Please pass on the Just Giving link and leave suggestions of how to promote the appeal. Thank you!
Royal Botanic Garden Edinburgh, the exhibition runs until Sun 23 Sept 2018
My work MARINE PLASTIC OF SCOTLAND [Lothian] littoralis: belonging to the shoreline, is on display at the Royal Botanic Garden Edinburgh. It is a collection of common plastic litter items found along Edinburgh’s shoreline. Their classification and display reflecting the herbarium’s taxonomy and preservation techniques. The analogy of colonising species echoes plastic’s living origin – oil.
Royal Botanic Garden Edinburgh opening times: 10.00 am — 5.45 pm Venue:John Hope Gateway , free entry.
Please visit the exhibition, take a closer look and let me know what you think.
Collecting shoreline specimens along the Firth of Forth #BeatPlasticPollution
Join me along Edinburgh City shoreline on World Environment Day Tuesday 5 June and World Oceans Day Friday 8 June where I will be collecting plastic litter samples to classify for my specimen collection for the Shoreline Project exhibition at the Royal Botanic Gardens Edinburgh opening on 23rd June.
Please come – all community members and visitors welcome to join me in examining the specimens ready for classification.
Meet at Portobello beach on Tuesday 5 June 10 – 11am and New Haven/Wardie Bay on Friday 8 June 1 pm
I would like to thank all people involved from Shetland who helped Littoral Sci Art Project win a Shetland Environmental Award 2017
As communities across Shetland tackle the annual spring ‘Da Voar Redd Up’ Beach Cleans, I am happy to share a recent Radio Shetland broadcast on #PlasticPollution featuring a report with Sita Goudie the Shetland Amenity Trust Environmental Improvement officer in which she describes Littoral Art Project’s educational work across Shetland in 2016.
Click here to listen >
This year’s awards were sponsored by Scottish Environment Protection Agency, Scottish Natural Heritage, Shetland Islands Council, Royal Society for the Protection of Birds, Shetland Civic Society, VisitScotland, Shetland Bird Club and Shetland Amenity Trust. The awards plaques were sponsored and supplied by Cunningsburgh based Enviroglass, which recycles Shetland’s waste glass.
Winter snowfalls are providing a welcome respite from seeing strand-line plastic – allowing time for focusing on the natural forms of familiar Northern shorelines. One of the lowest tides this winter took place on the 2nd February- allowing access to see some of the biggest and heaviest of our marine algae – Laminaria (Kelp) beautifully bowed over, shiny and relaxed in the slack water . The ‘stand of the tide’ provided me the opportunity for a few hours observation of these brown seaweeds. Close up its easy to appreciate that they produce the main plant material for the coastal food web. Anchored along the low water line and out into the sub-tidal zone the submerged kelp form ‘forests’ – a perfect habitat for fish, shellfish and other animals to get food and find hiding places. The rich biodiversity of our coastline is fascinating and clear to see when walking through this dynamic inter-tidal world/zone .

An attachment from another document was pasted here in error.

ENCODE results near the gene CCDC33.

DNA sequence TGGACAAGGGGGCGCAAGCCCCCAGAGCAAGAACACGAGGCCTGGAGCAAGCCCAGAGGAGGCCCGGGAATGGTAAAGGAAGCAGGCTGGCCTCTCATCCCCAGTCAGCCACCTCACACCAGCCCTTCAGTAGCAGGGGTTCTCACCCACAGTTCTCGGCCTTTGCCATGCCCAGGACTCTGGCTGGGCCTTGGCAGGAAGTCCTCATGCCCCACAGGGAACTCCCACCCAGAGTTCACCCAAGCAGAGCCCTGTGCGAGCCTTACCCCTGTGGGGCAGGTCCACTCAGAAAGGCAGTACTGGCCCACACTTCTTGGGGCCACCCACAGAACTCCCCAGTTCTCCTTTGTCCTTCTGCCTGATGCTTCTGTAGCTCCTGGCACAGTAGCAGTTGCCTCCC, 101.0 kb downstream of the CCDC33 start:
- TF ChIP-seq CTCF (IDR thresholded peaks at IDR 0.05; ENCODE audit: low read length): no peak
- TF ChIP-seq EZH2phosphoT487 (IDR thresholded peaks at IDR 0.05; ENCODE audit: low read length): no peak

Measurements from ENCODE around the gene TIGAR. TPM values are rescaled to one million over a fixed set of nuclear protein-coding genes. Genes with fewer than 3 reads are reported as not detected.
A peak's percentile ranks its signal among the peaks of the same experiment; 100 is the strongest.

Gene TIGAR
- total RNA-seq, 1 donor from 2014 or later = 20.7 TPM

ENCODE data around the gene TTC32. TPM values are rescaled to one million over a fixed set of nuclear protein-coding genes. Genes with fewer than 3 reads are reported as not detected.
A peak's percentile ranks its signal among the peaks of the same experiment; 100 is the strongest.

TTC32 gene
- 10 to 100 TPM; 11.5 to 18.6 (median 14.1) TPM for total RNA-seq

As the media begins to wake up to the ‘Plastic Pollution’ issue evidenced on our shore lines, I revel in my momentary ‘Plastic Free’ time in the Littoral Zones
reinvigorated by many winter walks in this rich dynamic environment I am preparing to seek out support for my work – to visually tell the story of this important ecological CONTACT ZONE that is now constantly battered and often smothered by our litter.
I am looking for online help to crowd fund for the next phase of this project focusing on making work in public settings this year, to be toured to Harbours, Ports, Museums, Street Festivals next year. Please get in touch if you can offer any help by leaving a comment below or emailing me Julia Barton firstname.lastname@example.org